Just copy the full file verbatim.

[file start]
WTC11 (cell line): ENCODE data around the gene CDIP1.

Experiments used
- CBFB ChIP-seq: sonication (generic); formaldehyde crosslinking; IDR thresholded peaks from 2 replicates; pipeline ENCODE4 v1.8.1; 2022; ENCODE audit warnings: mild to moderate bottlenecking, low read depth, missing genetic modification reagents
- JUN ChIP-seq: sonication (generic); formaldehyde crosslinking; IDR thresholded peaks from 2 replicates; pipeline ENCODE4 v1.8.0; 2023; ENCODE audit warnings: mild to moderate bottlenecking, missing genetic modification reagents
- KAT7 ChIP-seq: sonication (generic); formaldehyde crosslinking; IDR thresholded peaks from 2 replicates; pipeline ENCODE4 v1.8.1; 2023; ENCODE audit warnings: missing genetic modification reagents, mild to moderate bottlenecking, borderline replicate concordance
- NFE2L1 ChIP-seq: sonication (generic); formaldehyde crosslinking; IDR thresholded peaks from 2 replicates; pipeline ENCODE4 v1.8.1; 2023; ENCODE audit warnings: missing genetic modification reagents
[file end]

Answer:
WTC11 (cell line): ENCODE data around the gene CDIP1.

Experiments used
- CBFB ChIP-seq: sonication (generic); formaldehyde crosslinking; IDR thresholded peaks from 2 replicates; pipeline ENCODE4 v1.8.1; 2022; ENCODE audit warnings: mild to moderate bottlenecking, low read depth, missing genetic modification reagents
- JUN ChIP-seq: sonication (generic); formaldehyde crosslinking; IDR thresholded peaks from 2 replicates; pipeline ENCODE4 v1.8.0; 2023; ENCODE audit warnings: mild to moderate bottlenecking, missing genetic modification reagents
- KAT7 ChIP-seq: sonication (generic); formaldehyde crosslinking; IDR thresholded peaks from 2 replicates; pipeline ENCODE4 v1.8.1; 2023; ENCODE audit warnings: missing genetic modification reagents, mild to moderate bottlenecking, borderline replicate concordance
- NFE2L1 ChIP-seq: sonication (generic); formaldehyde crosslinking; IDR thresholded peaks from 2 replicates; pipeline ENCODE4 v1.8.1; 2023; ENCODE audit warnings: missing genetic modification reagents